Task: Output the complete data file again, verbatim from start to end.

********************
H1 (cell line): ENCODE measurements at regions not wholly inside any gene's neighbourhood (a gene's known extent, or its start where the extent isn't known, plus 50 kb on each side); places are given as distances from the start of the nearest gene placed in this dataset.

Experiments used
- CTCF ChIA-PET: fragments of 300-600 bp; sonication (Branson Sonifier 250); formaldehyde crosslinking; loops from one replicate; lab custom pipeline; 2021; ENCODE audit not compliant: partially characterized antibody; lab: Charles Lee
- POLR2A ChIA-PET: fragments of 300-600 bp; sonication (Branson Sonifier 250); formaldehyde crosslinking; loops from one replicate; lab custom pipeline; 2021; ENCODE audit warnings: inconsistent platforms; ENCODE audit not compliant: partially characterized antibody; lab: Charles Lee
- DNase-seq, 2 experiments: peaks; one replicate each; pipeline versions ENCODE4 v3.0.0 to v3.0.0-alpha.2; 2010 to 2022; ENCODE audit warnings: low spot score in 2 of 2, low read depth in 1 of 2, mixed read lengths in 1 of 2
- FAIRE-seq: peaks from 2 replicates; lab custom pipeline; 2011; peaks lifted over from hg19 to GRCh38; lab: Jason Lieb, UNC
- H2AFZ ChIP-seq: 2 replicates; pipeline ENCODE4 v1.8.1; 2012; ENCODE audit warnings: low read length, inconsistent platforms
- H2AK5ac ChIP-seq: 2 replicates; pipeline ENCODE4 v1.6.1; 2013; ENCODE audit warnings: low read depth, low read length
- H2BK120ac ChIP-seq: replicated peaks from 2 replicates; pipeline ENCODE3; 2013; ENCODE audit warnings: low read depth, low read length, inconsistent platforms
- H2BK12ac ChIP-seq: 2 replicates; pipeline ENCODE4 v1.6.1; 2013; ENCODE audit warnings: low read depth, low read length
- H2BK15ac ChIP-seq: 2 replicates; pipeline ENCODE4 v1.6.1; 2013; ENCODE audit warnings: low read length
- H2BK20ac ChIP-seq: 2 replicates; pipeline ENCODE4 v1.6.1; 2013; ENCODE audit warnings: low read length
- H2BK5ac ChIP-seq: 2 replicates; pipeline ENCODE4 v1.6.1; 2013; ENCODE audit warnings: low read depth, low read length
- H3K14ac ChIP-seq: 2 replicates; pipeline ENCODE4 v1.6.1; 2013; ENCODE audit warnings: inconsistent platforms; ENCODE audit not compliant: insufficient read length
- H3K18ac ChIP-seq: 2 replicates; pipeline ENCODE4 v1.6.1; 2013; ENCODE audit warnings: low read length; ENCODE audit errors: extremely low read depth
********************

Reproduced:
H1 (cell line): ENCODE measurements at regions not wholly inside any gene's neighbourhood (a gene's known extent, or its start where the extent isn't known, plus 50 kb on each side); places are given as distances from the start of the nearest gene placed in this dataset.

Experiments used
- CTCF ChIA-PET: fragments of 300-600 bp; sonication (Branson Sonifier 250); formaldehyde crosslinking; loops from one replicate; lab custom pipeline; 2021; ENCODE audit not compliant: partially characterized antibody; lab: Charles Lee
- POLR2A ChIA-PET: fragments of 300-600 bp; sonication (Branson Sonifier 250); formaldehyde crosslinking; loops from one replicate; lab custom pipeline; 2021; ENCODE audit warnings: inconsistent platforms; ENCODE audit not compliant: partially characterized antibody; lab: Charles Lee
- DNase-seq, 2 experiments: peaks; one replicate each; pipeline versions ENCODE4 v3.0.0 to v3.0.0-alpha.2; 2010 to 2022; ENCODE audit warnings: low spot score in 2 of 2, low read depth in 1 of 2, mixed read lengths in 1 of 2
- FAIRE-seq: peaks from 2 replicates; lab custom pipeline; 2011; peaks lifted over from hg19 to GRCh38; lab: Jason Lieb, UNC
- H2AFZ ChIP-seq: 2 replicates; pipeline ENCODE4 v1.8.1; 2012; ENCODE audit warnings: low read length, inconsistent platforms
- H2AK5ac ChIP-seq: 2 replicates; pipeline ENCODE4 v1.6.1; 2013; ENCODE audit warnings: low read depth, low read length
- H2BK120ac ChIP-seq: replicated peaks from 2 replicates; pipeline ENCODE3; 2013; ENCODE audit warnings: low read depth, low read length, inconsistent platforms
- H2BK12ac ChIP-seq: 2 replicates; pipeline ENCODE4 v1.6.1; 2013; ENCODE audit warnings: low read depth, low read length
- H2BK15ac ChIP-seq: 2 replicates; pipeline ENCODE4 v1.6.1; 2013; ENCODE audit warnings: low read length
- H2BK20ac ChIP-seq: 2 replicates; pipeline ENCODE4 v1.6.1; 2013; ENCODE audit warnings: low read length
- H2BK5ac ChIP-seq: 2 replicates; pipeline ENCODE4 v1.6.1; 2013; ENCODE audit warnings: low read depth, low read length
- H3K14ac ChIP-seq: 2 replicates; pipeline ENCODE4 v1.6.1; 2013; ENCODE audit warnings: inconsistent platforms; ENCODE audit not compliant: insufficient read length
- H3K18ac ChIP-seq: 2 replicates; pipeline ENCODE4 v1.6.1; 2013; ENCODE audit warnings: low read length; ENCODE audit errors: extremely low read depth